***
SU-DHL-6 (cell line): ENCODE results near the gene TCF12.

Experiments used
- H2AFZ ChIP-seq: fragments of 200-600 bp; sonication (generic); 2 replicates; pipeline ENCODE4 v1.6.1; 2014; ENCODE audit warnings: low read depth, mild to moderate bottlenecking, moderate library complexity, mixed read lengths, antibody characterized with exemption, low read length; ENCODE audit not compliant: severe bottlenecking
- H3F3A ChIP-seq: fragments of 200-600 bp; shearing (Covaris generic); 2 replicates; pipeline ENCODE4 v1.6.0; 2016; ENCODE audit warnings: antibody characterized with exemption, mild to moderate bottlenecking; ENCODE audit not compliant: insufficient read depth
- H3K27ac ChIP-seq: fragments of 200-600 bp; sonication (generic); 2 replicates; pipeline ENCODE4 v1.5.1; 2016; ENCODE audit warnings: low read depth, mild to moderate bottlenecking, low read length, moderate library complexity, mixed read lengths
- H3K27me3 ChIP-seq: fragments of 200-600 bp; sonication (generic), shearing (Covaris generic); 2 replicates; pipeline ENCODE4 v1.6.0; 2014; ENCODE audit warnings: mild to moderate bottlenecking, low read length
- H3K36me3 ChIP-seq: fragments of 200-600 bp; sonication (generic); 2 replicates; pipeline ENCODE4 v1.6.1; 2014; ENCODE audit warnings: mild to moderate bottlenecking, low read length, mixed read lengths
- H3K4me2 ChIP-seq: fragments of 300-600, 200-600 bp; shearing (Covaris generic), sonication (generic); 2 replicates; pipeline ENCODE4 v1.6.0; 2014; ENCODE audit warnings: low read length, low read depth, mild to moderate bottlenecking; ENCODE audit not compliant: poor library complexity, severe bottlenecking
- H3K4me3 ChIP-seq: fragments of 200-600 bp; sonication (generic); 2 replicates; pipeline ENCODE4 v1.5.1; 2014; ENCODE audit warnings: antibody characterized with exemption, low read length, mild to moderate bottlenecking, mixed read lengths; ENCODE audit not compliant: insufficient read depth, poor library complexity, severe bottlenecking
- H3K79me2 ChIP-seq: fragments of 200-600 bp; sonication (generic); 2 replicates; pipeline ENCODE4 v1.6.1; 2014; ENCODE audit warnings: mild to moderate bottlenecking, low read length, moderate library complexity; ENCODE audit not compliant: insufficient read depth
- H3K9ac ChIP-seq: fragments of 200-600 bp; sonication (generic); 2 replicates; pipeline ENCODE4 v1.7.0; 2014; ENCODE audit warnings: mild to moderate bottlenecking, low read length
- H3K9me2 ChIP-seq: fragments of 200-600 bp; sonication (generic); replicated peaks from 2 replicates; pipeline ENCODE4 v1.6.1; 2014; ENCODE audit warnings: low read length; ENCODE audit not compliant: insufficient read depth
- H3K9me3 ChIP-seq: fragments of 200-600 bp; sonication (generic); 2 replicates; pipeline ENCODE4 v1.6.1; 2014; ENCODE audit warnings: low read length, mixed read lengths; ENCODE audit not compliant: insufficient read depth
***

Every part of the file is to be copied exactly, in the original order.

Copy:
SU-DHL-6 (cell line): ENCODE results near the gene TCF12.

Experiments used
- H2AFZ ChIP-seq: fragments of 200-600 bp; sonication (generic); 2 replicates; pipeline ENCODE4 v1.6.1; 2014; ENCODE audit warnings: low read depth, mild to moderate bottlenecking, moderate library complexity, mixed read lengths, antibody characterized with exemption, low read length; ENCODE audit not compliant: severe bottlenecking
- H3F3A ChIP-seq: fragments of 200-600 bp; shearing (Covaris generic); 2 replicates; pipeline ENCODE4 v1.6.0; 2016; ENCODE audit warnings: antibody characterized with exemption, mild to moderate bottlenecking; ENCODE audit not compliant: insufficient read depth
- H3K27ac ChIP-seq: fragments of 200-600 bp; sonication (generic); 2 replicates; pipeline ENCODE4 v1.5.1; 2016; ENCODE audit warnings: low read depth, mild to moderate bottlenecking, low read length, moderate library complexity, mixed read lengths
- H3K27me3 ChIP-seq: fragments of 200-600 bp; sonication (generic), shearing (Covaris generic); 2 replicates; pipeline ENCODE4 v1.6.0; 2014; ENCODE audit warnings: mild to moderate bottlenecking, low read length
- H3K36me3 ChIP-seq: fragments of 200-600 bp; sonication (generic); 2 replicates; pipeline ENCODE4 v1.6.1; 2014; ENCODE audit warnings: mild to moderate bottlenecking, low read length, mixed read lengths
- H3K4me2 ChIP-seq: fragments of 300-600, 200-600 bp; shearing (Covaris generic), sonication (generic); 2 replicates; pipeline ENCODE4 v1.6.0; 2014; ENCODE audit warnings: low read length, low read depth, mild to moderate bottlenecking; ENCODE audit not compliant: poor library complexity, severe bottlenecking
- H3K4me3 ChIP-seq: fragments of 200-600 bp; sonication (generic); 2 replicates; pipeline ENCODE4 v1.5.1; 2014; ENCODE audit warnings: antibody characterized with exemption, low read length, mild to moderate bottlenecking, mixed read lengths; ENCODE audit not compliant: insufficient read depth, poor library complexity, severe bottlenecking
- H3K79me2 ChIP-seq: fragments of 200-600 bp; sonication (generic); 2 replicates; pipeline ENCODE4 v1.6.1; 2014; ENCODE audit warnings: mild to moderate bottlenecking, low read length, moderate library complexity; ENCODE audit not compliant: insufficient read depth
- H3K9ac ChIP-seq: fragments of 200-600 bp; sonication (generic); 2 replicates; pipeline ENCODE4 v1.7.0; 2014; ENCODE audit warnings: mild to moderate bottlenecking, low read length
- H3K9me2 ChIP-seq: fragments of 200-600 bp; sonication (generic); replicated peaks from 2 replicates; pipeline ENCODE4 v1.6.1; 2014; ENCODE audit warnings: low read length; ENCODE audit not compliant: insufficient read depth
- H3K9me3 ChIP-seq: fragments of 200-600 bp; sonication (generic); 2 replicates; pipeline ENCODE4 v1.6.1; 2014; ENCODE audit warnings: low read length, mixed read lengths; ENCODE audit not compliant: insufficient read depth